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Avis sur l’album

With ten great songs, Yeah! is an album that lives up to its name — quite possibly the only fully realized LP the band ever made. Eight covers, all given the treatment, and two originals — one of which sold two million copies. Yeah! is the quintessential "nice little record" — it won't take up a lot of your time, and it's got a very friendly vibe to it. The cover songs span a wide variety of musical styles, which isn't that surprising, considering that guitarist/vocalist Cub Koda has a deep knowledge of music history. From Hoyt Axton's "Lightning Bar Blues" to then-unknown Jimmy Cliff's "Let Your Yeah Be Yeah" to Lou Reed's "Sweet Jane," the band pumps out all of its songs in a chugging, lighthearted manner that ends up being nothing but fun. Lead vocals were previously the exclusive domain of bassist Michael Lutz, but Koda emerges as a singer as well; Lutz may have been the more prototypical rock singer, but it was Koda's sleazy, nasal snarl that worked to perfection on the classic hit single "Smokin' In the Boys Room." While the success of "Smokin" opened a lot of doors for the band, it also pigeonholed them in such a way as to render them almost un-arrestable only a couple of years later. Between their wild onstage antics and the fact that the follow-up album, School Punks, was a blatant attempt at cashing in, the band lost a lot of the credibility they had earned by playing straight-ahead rock & roll. Although Brownsville Station would never again capture the magic here, Yeah! easily stands the test of time — it's truly delightful.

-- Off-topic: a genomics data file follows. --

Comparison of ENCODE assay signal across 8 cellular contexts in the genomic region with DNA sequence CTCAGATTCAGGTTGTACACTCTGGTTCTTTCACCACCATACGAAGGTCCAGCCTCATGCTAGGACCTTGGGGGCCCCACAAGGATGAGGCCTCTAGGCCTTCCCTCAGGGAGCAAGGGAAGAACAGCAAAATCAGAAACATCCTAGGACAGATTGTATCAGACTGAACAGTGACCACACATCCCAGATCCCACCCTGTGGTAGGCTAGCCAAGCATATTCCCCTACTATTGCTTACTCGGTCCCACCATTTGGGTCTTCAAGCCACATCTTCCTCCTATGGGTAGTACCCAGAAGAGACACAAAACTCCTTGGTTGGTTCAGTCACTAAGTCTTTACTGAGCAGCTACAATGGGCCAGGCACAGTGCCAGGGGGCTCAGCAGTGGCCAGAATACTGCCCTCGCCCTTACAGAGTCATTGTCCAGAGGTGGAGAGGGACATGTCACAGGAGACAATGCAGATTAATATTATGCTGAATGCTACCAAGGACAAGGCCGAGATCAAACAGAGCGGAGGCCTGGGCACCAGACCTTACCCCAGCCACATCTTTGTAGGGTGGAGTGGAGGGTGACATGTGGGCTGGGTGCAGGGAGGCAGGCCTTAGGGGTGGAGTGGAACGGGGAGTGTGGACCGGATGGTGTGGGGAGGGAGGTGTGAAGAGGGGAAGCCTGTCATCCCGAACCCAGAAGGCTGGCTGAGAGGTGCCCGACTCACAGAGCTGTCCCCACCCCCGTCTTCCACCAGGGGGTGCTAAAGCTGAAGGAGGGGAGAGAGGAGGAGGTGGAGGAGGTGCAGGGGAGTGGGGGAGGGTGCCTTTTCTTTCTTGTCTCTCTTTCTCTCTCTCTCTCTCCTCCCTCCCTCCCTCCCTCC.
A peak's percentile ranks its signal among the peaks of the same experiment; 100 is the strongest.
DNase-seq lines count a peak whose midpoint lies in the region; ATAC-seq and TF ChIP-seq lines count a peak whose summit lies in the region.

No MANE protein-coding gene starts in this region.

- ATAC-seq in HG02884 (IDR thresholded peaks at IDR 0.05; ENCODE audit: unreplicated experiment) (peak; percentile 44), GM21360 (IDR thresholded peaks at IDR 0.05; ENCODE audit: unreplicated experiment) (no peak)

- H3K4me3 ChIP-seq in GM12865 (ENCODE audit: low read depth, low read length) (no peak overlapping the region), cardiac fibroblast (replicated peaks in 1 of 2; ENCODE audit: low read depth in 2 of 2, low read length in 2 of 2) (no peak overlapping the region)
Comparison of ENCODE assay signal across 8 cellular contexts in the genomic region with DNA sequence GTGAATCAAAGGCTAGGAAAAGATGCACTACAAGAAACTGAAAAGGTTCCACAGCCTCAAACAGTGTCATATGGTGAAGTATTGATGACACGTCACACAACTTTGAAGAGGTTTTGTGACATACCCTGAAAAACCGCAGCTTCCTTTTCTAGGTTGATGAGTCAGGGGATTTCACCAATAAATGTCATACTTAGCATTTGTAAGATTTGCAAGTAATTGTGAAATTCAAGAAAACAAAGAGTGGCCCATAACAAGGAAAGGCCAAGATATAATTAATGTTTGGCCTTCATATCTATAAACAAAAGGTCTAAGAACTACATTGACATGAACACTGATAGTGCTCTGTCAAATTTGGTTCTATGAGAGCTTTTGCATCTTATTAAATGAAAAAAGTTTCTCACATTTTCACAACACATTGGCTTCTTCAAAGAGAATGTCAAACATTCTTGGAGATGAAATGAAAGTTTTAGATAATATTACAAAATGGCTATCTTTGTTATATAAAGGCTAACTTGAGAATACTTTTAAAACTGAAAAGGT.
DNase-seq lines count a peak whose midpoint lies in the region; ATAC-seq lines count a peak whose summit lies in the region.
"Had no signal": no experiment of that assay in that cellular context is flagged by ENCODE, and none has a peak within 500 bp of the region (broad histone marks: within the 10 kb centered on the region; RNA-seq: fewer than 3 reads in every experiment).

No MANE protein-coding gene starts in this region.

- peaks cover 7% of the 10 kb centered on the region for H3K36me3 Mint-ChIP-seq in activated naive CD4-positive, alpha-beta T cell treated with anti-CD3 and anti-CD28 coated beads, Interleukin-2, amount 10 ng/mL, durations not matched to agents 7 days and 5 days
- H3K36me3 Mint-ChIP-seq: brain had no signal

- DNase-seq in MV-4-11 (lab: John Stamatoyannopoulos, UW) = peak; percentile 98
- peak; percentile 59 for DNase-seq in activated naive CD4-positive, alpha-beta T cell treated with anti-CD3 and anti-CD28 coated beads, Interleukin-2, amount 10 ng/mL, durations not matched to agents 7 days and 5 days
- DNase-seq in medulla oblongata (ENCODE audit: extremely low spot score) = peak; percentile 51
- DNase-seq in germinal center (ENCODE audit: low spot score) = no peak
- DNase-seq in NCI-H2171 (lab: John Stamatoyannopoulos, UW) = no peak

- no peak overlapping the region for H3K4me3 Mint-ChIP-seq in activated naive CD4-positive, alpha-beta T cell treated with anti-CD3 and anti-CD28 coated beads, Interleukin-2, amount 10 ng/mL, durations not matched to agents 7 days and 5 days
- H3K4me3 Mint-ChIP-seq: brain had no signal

Biographie

Formé(s) : 1969 à Ann Arbor, MI

Genre : Rock

Années d’activité : '60s, '70s, '10s

A Detroit area rock & roll band formed in 1969 by guitarists Cub Koda and Mike Lutz, Brownsville Station's original members also included T.J. Cronley (drums) and Tony Driggins (bass), with Henry Weck replacing Cronley on drums in 1971. Initially influenced by Chuck Berry, Bo Diddley, Jerry Lee Lewis, and other '50s rockers, their early albums included inspired covers and genre-faithful originals, all presented in Marshall stack, double bass drum bigness. Far more effective as a live act (with...
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Yeah!, Brownsville Station
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